When deputies arrived, they were confronted by a combative, 39-year-old Nathan Vaughn. A deputy fired a Taser gun once at Vaughn, who they say continued to resist. The sheriff's department says the deputy fired the stun gun twice more at Vaughn.Ok, I've held off stating the obvious. Tasers use Electro-Muscular Disruption technology that is designed to incapacitate neuromuscular function by delivering an electrical shock. Here's the obvious part: The heart is a muscle that operates on electrical impulse. Doesn't ANYONE see the obvious? It isn't a good idea to deliver clusters of Taser hits that disrupt the heart's natural operation; and it is even a worse idea to deliver Taser hits to persons on meds or that have other medical conditions.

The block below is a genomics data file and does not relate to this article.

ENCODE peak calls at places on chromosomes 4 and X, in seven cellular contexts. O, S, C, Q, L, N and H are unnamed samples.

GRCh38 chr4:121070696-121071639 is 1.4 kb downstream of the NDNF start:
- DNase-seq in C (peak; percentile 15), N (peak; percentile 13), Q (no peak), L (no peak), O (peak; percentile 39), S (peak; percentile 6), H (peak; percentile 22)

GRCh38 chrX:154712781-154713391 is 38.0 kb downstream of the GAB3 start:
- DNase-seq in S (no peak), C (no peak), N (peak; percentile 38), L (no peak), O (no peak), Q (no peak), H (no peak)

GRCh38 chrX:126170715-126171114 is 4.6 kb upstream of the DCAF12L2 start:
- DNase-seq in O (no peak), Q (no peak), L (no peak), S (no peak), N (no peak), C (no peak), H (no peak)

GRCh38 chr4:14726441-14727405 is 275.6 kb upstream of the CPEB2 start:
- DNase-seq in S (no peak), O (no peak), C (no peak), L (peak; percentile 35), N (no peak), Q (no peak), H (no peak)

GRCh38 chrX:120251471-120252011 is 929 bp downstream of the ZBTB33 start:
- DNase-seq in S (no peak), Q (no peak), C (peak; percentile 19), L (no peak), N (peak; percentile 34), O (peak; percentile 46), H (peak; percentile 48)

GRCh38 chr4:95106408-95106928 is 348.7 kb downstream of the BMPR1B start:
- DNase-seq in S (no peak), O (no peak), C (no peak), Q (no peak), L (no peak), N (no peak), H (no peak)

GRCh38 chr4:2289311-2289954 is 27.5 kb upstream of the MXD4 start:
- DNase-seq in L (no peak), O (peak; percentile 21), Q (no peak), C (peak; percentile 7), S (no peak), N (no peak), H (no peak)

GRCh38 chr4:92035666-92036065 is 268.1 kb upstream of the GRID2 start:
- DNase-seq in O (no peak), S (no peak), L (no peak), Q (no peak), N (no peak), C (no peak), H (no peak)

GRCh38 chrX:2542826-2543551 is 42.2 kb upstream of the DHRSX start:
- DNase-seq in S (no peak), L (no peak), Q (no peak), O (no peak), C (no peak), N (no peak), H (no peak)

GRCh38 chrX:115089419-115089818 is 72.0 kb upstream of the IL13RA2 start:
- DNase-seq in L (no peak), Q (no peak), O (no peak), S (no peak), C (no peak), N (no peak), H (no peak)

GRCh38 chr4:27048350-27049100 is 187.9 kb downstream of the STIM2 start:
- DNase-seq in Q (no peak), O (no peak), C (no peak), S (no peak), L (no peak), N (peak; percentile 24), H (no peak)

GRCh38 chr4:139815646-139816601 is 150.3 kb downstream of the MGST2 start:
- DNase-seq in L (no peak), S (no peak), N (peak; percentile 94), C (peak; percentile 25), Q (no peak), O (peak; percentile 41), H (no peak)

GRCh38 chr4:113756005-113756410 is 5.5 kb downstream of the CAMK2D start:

Authorities say after Vaughn was subdued, he showed signs of medical distress after being put in handcuffs. He was later pronounced dead at a hospital.
If the subject does not go down after one Taser hit, or at the most two, then perhaps it is time for the officers involved to apply elbow grease to the situation and not risk stopping the subject's cardio system.
The question that the officer must ask is: When does the Taser progress from a non-lethal device into a lethal weapon?
The Taser is a tool that deserves a place in the peace officer's arsenal. However, there are limits to this tool's use as with every other tool. If officers can't or won't recognize the tool's limits they should not have them.
Please don't accuse me of being anti-police. I did my time as a peace officer (Mobile, Alabama Constable 2001-2005).
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